While Dr. Colleen Delaney considers childbirth as a miracle in itself, she also sees its potential to offer a miracle of another kind—a cure for cancer.
By harnessing the healing power of umbilical cord blood, Delaney, who established Fred Hutch's program in cord blood transplantation, is pioneering a treatment that’s proving to be a landmark breakthrough for leukemia patients. In Delaney's hands, cord blood stem cells offer hope to desperately ill patients by helping them replace ravaged blood systems.
Medical researchers have long known that cord blood is a potential source of stem cells—which are not the same as embryonic stem cells—for transplants to treat leukemia and other blood diseases, but the small number of these cells in each unit collected has hampered its use. The low cell count meant it took too long for the transplant to take hold, leaving patients at risk of life-threatening infections.
Delaney and her lab colleagues have toppled this barrier by developing a revolutionary technique that expands the cells 164-fold, resulting in successful and rapid engraftment and making cord blood transplants a safe, effective possibility for adults.
Cord blood has advantages as a stem cell source. It is readily available, fewer viral infections are transmitted with it, and it doesn't require the extremely close genetic matching of bone marrow transplants. That makes it especially promising for the 16,000 leukemia patients diagnosed each year who can't find a matching donor—many of whom are of mixed ethnic or racial ancestry. Delaney has numerous clinical trials under way and is optimistic that cord blood will someday enable “a donor for everyone.”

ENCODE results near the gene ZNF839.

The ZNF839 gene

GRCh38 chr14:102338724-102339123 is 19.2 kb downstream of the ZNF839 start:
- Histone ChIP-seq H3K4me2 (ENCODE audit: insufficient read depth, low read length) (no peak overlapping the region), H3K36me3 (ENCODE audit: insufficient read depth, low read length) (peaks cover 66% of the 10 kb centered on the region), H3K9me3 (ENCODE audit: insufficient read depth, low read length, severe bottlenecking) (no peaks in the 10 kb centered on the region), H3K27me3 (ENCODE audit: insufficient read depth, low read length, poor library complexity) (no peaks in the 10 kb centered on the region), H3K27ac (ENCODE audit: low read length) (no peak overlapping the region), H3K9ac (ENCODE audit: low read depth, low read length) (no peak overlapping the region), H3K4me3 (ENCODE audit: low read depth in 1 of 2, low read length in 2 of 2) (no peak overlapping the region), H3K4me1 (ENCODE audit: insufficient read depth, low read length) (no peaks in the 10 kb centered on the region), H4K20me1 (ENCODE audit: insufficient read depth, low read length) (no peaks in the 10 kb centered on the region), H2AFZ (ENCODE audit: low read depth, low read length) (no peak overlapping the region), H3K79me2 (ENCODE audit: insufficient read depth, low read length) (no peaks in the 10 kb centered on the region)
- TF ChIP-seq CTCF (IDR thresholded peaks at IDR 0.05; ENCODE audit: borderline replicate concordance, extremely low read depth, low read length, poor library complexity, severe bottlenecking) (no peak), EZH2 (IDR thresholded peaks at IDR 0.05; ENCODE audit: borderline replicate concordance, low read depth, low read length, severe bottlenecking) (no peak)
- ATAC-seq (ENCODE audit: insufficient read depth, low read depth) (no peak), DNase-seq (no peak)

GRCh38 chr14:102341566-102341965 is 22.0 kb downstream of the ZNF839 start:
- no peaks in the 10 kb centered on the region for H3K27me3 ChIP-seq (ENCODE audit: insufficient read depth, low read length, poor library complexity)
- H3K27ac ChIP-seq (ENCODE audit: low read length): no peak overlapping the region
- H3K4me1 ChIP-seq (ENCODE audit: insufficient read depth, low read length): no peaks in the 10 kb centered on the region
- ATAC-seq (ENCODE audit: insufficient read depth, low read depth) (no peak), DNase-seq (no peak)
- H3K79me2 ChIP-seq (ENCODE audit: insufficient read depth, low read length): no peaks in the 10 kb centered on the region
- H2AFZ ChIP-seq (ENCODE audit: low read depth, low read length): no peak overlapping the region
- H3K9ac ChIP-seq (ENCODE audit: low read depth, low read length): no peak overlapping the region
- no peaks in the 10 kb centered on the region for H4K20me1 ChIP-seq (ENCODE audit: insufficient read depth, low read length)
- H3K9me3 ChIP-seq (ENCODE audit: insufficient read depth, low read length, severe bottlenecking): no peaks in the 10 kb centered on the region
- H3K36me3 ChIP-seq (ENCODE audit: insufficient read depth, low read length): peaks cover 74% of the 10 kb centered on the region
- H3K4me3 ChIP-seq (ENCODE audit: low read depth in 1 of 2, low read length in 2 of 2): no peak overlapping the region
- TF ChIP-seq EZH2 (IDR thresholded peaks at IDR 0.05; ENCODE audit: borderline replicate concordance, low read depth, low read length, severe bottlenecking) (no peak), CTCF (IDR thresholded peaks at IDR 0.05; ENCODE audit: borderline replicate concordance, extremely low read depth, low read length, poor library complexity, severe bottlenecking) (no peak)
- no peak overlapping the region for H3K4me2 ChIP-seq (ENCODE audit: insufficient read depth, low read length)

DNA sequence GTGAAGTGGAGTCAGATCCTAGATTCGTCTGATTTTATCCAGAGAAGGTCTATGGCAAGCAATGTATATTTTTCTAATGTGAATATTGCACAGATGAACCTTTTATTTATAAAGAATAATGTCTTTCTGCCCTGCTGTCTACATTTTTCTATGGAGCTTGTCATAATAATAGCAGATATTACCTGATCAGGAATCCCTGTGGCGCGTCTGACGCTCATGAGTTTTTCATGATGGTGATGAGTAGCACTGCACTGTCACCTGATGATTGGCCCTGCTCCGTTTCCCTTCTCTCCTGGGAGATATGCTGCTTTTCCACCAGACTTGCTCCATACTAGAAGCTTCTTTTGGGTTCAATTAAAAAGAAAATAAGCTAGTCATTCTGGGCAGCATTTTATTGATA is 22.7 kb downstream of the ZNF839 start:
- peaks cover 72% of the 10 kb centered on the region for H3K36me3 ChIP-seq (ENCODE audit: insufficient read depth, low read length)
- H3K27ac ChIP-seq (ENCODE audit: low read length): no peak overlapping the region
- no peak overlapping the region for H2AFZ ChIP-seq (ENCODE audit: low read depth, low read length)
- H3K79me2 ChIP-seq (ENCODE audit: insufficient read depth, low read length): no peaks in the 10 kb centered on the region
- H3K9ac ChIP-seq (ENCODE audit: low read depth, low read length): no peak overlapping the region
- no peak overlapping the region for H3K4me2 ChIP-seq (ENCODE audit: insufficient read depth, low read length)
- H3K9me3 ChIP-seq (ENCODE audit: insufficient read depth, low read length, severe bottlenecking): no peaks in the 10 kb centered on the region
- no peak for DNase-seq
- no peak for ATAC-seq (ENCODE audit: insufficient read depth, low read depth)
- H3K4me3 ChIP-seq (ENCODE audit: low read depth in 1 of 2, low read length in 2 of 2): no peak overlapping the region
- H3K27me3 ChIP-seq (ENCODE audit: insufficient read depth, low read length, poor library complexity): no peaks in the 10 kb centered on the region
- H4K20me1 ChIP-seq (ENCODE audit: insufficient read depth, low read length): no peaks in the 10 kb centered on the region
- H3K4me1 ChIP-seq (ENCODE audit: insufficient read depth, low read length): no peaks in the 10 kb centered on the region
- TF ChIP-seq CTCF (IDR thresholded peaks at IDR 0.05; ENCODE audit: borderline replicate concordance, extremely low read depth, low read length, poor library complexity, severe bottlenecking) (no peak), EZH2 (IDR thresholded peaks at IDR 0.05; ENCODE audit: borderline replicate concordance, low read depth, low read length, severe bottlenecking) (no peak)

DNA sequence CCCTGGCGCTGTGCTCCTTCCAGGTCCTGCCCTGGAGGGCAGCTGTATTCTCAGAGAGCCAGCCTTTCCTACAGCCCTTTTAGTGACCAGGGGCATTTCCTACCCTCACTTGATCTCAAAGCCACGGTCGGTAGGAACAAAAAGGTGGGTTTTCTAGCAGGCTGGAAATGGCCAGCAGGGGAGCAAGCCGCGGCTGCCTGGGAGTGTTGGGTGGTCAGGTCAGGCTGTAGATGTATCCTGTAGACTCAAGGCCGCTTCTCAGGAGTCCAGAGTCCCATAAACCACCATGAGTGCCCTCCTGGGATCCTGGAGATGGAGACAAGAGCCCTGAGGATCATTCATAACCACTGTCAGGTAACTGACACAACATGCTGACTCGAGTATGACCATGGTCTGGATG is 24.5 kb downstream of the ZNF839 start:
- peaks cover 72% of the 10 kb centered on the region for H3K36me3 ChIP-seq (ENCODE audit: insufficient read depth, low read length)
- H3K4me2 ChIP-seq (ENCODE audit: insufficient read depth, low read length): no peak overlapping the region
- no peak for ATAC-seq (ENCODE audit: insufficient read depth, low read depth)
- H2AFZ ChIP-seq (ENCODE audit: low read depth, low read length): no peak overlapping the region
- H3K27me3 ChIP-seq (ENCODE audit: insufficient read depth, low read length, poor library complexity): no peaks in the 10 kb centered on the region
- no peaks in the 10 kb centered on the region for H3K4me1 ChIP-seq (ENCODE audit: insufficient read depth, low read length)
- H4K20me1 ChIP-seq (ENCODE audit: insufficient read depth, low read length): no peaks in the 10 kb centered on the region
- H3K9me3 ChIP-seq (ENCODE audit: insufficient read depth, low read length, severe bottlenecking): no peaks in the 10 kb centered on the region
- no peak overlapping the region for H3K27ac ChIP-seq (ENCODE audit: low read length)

Delaney began her oncology career intending to treat children with cancer. She said she loves the strength and courage with which kids confront a scary trial like cancer. But to her surprise, she was drawn to research as her primary focus.
"The work I do would not be possible at many places... [Fred Hutch] is such a collaborative place, and the facilities are critical, too. I do not work in a vacuum."
"I love caring for patients, but being a doctor opened my eyes to the potential of research, where I realized I can really change things for a lot of people. That drives me," Delaney said. "It's very important for me to have my hand in patient care, but I also want to fix the problems and that only happens through research."
During an early career fellowship in the lab of the Hutch’s Dr. Irwin Bernstein, Delaney recognized the significant potential of moving laboratory findings forward to advance patient care. Delaney built upon Bernstein’s work, engineering a protein to activate the cells and greatly increase their quantity. She's quick to acknowledge the lab staff, some of whom have toiled for 25 years on cord blood stem cell expansion. "The work I do would not be possible at many places," she said. "It's such a collaborative place, and the facilities are critical, too. I do not work in a vacuum.
"Translating laboratory findings to the patient bedside is no small feat. And when the time finally comes and a patient agrees to take a step forward with a new treatment, the feeling is without description," Delaney said. "Then when the treatment works, there isn't anything more gratifying."